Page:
The Anna Maria Island Sun Newspaper

Vol. 11 No. 46 - August 31, 2011


Back to school


Anna Maria Island Sun News Story

PHOTO PROVIDED Syrah vines were
transplanted to California around the
turn of the century and became the
varietal we now know as Zinfandel.




When I was a kid, I absolutely hated going back to school. Back to school meant closure to glorious summer days in the rocky coves and spruce-drenched hills of Nova Scotia. It also marked the end of another summer as sidekick to my Uncle George.

Uncle George was a dervish of creative energy. Every day was an adventure and on the way he never met a rule he didn't want to break. I worshipped the ground he trundled over in his rubber boots.

At the age of five he enlisted me as a partner in his "farm." We tore up his front yard, covered it with horse poop and planted grapes.

Growing grapes was, in part, an excuse to hang old fish nets across the front yard and mentally debilitate those few neighbors that hadn't already lost their minds when he carted in the horse poop.

The other reason we grew grapes was because George had gone to New York on a business trip and learned that bottles of French wine were selling for hundreds of dollars a pop.

That first summer Uncle George and I managed to raise some edible grapes. They passed muster as less than stellar grocery store grapes, but had little resemblance to the grapes required to make the French wines those New Yorkers were spending big bucks on.

Grocery-store style grapes are not the same as wine grapes. Grocery store grapes are grown in abundance. The farmer makes more money by increasing his tons per acre. To make great wines the vintner actually limits how many bunches of grapes are grown on a single vine. The vine can then focus all its energies on developing the complex flavors of great wines.

My favorite wines are Syrah varietals. They originally came from the Rhone River valley in Southern France. Rhone Syrah vines are old and gnarly. They have to dig way down through dry and rocky hillsides to scavenge for water and nutrients. The vines and grapes are also harassed by a dry hot wind called the Mistral. The end result is tough, little grapes that make deep, dark wines with intense, concentrated flavors of black cherry with hints of pepper, coffee and chocolate.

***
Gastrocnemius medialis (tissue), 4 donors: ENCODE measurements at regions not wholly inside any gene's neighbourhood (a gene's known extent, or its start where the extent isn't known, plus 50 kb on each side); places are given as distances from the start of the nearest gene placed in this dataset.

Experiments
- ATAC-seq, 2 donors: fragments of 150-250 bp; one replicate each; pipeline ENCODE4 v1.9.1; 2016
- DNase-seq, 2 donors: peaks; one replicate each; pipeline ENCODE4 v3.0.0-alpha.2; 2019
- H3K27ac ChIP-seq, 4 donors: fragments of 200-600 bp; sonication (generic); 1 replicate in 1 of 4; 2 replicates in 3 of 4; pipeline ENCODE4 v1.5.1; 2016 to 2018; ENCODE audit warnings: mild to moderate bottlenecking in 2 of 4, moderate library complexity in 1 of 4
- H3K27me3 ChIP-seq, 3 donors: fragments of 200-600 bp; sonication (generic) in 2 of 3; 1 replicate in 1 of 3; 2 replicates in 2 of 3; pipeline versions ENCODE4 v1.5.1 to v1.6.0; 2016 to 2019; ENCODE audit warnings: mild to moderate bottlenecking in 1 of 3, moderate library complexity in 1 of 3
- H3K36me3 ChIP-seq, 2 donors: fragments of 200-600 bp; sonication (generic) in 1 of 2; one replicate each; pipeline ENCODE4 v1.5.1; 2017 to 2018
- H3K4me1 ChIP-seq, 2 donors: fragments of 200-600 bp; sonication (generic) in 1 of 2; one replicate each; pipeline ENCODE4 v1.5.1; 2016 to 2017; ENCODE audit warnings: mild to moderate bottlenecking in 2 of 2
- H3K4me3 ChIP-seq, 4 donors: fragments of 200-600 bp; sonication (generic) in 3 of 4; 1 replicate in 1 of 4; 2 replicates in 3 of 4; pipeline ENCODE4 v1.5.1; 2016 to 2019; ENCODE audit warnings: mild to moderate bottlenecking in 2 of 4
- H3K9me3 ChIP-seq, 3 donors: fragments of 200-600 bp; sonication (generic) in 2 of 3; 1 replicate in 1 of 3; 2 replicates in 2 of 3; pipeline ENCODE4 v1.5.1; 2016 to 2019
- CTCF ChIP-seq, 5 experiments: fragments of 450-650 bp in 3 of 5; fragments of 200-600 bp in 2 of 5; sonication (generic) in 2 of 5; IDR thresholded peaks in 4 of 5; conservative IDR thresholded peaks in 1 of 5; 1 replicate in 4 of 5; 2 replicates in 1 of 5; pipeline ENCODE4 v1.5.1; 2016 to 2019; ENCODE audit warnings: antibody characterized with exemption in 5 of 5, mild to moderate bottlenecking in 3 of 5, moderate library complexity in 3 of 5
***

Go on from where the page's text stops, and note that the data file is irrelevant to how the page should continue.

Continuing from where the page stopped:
Syrah vines were transplanted to California around the turn of the century and became the varietal we now know as Zinfandel. They were transplanted to Australia and became Shiraz.

When I went back to school that year I missed the winemaking part of Uncle George's wine adventure.

George loaded the grapes into Aunt Peg's bath tub. Then he stomped around on them in his rubber boots – the same rubber boots he fished and farmed in. The good news was that hardly anyone got to drink the wine anyway. The bottling part didn't go well.

George decided to give the wine more kick. He added extra yeast and sugar.

The extra yeast starting eating the sugar and started passing gas.

If George had used corks to bottle his wine, this would only have resulted in a bunch of popping noises. But George had used his wealth of old rum bottles with screw caps to bottle his wine. The tighter seal of the screw caps made all those bottles compressed gas bombs.

The bottles blew up and threw red wine all over Aunt Peg's white linens in the storage closet and the curtains and walls of the spare room.

Wine became a sore spot with Aunt Peg.

I still hate back to school, but now it means I will be missing my son instead of Uncle George.

Too long ago my son returned from his first day of kindergarten exhausted by the disciplines of raising his hand and standing in lines and keeping quiet. I woke him on the second day from a deep slumber and explained that we needed to get ready to go school.

He was dismayed and said, "I have to go to school – again – I thought we did that."

A little bit of Uncle George there.

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